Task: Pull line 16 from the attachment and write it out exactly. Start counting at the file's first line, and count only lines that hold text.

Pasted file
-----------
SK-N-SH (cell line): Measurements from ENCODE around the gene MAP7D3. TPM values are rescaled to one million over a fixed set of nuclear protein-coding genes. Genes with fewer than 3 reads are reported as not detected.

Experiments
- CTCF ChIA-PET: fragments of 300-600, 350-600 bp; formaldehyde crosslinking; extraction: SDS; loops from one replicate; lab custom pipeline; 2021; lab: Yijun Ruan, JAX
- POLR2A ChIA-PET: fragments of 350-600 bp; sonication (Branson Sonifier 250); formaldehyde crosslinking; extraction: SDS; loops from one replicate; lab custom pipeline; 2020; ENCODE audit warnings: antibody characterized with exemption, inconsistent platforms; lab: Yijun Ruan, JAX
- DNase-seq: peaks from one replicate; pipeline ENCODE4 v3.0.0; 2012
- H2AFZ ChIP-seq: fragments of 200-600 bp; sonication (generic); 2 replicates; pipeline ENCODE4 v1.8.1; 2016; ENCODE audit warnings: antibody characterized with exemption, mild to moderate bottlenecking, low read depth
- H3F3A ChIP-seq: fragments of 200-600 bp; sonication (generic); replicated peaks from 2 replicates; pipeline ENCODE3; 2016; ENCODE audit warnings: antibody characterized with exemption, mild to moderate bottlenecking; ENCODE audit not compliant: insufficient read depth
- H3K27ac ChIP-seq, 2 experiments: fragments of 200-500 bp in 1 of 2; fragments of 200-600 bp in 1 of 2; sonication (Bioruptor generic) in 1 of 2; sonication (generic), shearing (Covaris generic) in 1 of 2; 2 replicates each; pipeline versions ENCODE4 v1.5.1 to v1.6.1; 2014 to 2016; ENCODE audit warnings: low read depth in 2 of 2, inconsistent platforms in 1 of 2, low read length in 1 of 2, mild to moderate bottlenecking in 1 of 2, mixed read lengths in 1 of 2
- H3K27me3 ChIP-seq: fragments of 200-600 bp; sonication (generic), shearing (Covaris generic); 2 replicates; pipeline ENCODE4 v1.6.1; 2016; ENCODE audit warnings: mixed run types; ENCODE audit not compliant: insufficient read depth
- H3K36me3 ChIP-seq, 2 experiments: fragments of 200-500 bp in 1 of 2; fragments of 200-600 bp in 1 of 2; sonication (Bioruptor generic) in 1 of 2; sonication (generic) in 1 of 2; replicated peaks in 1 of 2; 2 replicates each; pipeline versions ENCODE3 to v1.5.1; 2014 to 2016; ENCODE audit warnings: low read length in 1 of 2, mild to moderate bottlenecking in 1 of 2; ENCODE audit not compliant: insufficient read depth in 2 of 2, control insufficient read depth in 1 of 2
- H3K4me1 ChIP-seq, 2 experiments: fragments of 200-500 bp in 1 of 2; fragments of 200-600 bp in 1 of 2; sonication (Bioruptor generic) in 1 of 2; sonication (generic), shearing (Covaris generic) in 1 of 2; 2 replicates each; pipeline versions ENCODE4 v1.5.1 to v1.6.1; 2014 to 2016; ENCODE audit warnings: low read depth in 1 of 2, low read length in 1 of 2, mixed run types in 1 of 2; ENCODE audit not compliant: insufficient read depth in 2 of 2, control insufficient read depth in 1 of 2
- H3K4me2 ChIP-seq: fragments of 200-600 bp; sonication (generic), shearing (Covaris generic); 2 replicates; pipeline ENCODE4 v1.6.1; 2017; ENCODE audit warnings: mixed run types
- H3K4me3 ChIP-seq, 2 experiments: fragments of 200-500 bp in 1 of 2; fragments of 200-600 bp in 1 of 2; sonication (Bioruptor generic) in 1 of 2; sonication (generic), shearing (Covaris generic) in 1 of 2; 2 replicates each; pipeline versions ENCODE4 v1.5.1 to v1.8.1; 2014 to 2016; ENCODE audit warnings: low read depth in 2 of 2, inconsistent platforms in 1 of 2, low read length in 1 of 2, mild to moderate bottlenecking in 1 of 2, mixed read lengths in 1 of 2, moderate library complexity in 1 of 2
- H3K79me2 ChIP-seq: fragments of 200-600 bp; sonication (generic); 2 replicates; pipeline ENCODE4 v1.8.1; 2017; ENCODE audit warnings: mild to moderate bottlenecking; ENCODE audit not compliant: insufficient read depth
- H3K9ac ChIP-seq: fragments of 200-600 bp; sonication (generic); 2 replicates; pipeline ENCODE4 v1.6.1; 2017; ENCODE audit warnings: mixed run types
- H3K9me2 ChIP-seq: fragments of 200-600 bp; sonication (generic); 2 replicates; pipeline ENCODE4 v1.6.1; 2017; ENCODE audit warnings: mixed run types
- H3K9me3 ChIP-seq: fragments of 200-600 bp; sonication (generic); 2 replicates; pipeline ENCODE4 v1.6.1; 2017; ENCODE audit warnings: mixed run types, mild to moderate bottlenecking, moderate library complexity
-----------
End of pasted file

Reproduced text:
- H3K9me2 ChIP-seq: fragments of 200-600 bp; sonication (generic); 2 replicates; pipeline ENCODE4 v1.6.1; 2017; ENCODE audit warnings: mixed run types